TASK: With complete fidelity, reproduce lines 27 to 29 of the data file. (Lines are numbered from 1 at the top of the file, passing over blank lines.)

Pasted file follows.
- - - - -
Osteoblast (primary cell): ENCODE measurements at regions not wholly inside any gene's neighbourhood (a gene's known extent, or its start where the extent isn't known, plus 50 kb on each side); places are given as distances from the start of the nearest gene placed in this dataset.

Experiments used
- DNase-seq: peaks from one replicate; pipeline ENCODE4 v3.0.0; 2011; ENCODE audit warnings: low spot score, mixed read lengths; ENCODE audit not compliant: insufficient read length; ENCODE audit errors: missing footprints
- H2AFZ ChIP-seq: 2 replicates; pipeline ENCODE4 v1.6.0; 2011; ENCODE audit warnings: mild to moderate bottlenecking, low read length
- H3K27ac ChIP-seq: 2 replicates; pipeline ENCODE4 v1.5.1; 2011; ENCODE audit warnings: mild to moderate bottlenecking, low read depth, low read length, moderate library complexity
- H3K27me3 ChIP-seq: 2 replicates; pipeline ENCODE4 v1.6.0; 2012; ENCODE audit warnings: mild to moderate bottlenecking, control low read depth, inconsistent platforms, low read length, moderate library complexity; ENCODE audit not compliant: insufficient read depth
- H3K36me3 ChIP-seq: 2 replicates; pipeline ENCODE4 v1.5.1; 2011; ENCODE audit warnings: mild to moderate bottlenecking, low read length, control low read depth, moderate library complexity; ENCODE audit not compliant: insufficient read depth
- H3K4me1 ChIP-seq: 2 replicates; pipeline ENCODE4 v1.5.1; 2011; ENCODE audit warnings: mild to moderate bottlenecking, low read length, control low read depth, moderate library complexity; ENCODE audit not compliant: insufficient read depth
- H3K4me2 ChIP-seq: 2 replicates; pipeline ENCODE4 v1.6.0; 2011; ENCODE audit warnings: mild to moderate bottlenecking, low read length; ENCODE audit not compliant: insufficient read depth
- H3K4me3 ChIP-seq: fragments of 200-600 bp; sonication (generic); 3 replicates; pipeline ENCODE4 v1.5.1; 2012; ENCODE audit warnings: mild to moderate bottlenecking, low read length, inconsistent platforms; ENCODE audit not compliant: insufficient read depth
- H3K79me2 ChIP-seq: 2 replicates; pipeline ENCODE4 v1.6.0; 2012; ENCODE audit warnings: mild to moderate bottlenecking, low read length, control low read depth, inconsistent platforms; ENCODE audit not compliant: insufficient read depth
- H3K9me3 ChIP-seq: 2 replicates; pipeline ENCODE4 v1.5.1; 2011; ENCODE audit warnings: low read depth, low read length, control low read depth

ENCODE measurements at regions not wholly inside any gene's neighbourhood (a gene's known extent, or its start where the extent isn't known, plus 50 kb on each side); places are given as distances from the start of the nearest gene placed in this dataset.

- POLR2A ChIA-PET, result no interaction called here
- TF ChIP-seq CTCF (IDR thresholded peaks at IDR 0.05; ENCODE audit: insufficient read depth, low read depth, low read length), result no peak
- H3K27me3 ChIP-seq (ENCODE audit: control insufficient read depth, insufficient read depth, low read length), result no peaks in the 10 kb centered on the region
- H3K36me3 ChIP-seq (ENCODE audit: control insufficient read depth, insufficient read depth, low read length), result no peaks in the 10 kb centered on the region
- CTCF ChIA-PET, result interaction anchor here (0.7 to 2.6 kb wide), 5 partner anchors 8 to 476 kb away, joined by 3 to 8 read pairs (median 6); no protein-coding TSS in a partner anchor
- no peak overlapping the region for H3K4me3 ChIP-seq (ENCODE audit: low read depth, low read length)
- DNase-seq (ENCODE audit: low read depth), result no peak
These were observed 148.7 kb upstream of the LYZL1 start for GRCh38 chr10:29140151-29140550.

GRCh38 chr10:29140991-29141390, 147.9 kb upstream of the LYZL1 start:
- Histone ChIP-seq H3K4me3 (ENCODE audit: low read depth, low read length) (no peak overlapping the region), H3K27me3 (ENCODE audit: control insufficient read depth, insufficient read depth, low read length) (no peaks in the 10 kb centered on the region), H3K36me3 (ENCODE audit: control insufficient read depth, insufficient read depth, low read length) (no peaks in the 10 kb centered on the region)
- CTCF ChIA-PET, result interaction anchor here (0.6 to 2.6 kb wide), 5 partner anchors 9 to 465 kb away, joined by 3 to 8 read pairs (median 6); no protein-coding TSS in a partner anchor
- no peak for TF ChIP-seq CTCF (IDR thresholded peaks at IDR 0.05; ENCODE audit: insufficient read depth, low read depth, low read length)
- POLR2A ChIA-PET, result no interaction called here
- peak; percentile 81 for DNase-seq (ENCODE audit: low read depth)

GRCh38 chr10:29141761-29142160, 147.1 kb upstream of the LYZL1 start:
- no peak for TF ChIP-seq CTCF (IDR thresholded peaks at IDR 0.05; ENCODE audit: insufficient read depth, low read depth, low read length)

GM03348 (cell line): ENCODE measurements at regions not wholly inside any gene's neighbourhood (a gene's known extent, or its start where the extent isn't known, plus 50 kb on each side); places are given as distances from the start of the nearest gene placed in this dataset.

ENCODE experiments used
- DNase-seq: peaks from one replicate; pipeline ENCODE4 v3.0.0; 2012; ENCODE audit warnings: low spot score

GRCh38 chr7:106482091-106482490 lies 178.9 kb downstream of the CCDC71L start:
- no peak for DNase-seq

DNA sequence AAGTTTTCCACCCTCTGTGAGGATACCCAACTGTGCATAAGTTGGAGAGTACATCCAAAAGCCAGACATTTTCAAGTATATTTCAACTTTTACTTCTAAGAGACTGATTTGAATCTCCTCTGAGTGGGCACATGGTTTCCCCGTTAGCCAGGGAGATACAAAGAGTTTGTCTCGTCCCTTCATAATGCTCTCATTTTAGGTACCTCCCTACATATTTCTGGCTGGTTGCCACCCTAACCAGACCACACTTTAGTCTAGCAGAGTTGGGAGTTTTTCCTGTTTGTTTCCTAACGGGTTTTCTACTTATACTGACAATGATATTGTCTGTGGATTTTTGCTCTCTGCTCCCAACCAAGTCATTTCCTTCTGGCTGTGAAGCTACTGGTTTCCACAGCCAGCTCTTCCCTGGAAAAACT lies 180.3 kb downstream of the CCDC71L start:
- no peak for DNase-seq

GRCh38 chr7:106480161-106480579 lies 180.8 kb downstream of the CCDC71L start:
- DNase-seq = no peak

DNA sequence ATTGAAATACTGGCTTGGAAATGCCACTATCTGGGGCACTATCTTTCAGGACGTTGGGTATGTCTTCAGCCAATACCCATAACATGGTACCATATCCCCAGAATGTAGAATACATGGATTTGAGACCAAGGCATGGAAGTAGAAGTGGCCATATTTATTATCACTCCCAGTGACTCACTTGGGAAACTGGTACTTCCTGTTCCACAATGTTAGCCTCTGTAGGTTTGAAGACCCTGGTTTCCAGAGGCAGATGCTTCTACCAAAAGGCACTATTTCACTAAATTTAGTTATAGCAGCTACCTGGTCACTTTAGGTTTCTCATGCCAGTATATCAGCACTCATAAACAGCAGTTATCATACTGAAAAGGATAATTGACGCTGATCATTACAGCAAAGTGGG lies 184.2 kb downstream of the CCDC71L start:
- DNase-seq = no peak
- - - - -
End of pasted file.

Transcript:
- peak; percentile 81 for DNase-seq (ENCODE audit: low read depth)

GRCh38 chr10:29141761-29142160, 147.1 kb upstream of the LYZL1 start:
- no peak for TF ChIP-seq CTCF (IDR thresholded peaks at IDR 0.05; ENCODE audit: insufficient read depth, low read depth, low read length)